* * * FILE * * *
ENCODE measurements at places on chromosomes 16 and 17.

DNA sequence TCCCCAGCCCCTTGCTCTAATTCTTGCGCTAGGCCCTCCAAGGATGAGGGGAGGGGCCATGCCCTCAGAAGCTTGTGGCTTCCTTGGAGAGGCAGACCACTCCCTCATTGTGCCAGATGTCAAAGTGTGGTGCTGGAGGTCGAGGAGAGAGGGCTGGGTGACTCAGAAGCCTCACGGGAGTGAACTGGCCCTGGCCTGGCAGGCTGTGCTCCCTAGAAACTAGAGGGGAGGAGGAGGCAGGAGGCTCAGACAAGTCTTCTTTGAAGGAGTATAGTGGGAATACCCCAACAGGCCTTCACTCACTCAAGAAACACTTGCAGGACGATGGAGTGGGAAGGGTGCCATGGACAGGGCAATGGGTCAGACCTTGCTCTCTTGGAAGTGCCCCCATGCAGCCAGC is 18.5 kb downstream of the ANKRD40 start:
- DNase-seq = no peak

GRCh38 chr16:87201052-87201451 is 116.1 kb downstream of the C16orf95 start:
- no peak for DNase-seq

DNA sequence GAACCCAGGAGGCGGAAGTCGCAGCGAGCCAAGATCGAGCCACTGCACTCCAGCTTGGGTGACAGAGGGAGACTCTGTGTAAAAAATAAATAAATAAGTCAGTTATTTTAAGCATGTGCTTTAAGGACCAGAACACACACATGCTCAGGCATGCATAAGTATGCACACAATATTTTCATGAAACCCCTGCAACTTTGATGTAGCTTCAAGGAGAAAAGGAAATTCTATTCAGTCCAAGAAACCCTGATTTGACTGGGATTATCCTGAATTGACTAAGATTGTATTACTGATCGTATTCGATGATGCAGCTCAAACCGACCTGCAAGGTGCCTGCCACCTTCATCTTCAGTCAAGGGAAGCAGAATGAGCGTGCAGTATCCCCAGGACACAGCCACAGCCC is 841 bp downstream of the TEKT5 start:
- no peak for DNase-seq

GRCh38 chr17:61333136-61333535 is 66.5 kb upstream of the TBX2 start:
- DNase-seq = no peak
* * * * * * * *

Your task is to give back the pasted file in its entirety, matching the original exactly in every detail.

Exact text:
ENCODE measurements at places on chromosomes 16 and 17.

DNA sequence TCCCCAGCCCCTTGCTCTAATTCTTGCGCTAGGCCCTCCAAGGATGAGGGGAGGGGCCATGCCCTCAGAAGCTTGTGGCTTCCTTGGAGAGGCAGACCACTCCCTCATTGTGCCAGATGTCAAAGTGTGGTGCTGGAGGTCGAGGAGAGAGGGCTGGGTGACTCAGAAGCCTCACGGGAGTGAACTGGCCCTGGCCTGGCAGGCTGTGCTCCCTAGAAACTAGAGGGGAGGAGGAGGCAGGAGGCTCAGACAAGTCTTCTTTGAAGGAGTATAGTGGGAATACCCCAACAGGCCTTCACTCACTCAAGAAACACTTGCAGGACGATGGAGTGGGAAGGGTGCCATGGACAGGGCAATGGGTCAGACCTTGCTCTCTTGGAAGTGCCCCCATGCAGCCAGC is 18.5 kb downstream of the ANKRD40 start:
- DNase-seq = no peak

GRCh38 chr16:87201052-87201451 is 116.1 kb downstream of the C16orf95 start:
- no peak for DNase-seq

DNA sequence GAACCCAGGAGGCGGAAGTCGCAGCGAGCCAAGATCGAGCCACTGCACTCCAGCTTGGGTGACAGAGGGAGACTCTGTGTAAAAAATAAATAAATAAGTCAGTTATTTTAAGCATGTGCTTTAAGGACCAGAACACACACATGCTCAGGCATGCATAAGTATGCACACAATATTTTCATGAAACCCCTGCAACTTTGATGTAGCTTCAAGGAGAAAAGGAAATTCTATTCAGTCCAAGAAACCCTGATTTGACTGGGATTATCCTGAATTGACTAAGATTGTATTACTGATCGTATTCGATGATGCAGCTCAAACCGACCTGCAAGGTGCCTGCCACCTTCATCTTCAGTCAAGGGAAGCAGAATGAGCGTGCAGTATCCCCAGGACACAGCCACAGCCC is 841 bp downstream of the TEKT5 start:
- no peak for DNase-seq

GRCh38 chr17:61333136-61333535 is 66.5 kb upstream of the TBX2 start:
- DNase-seq = no peak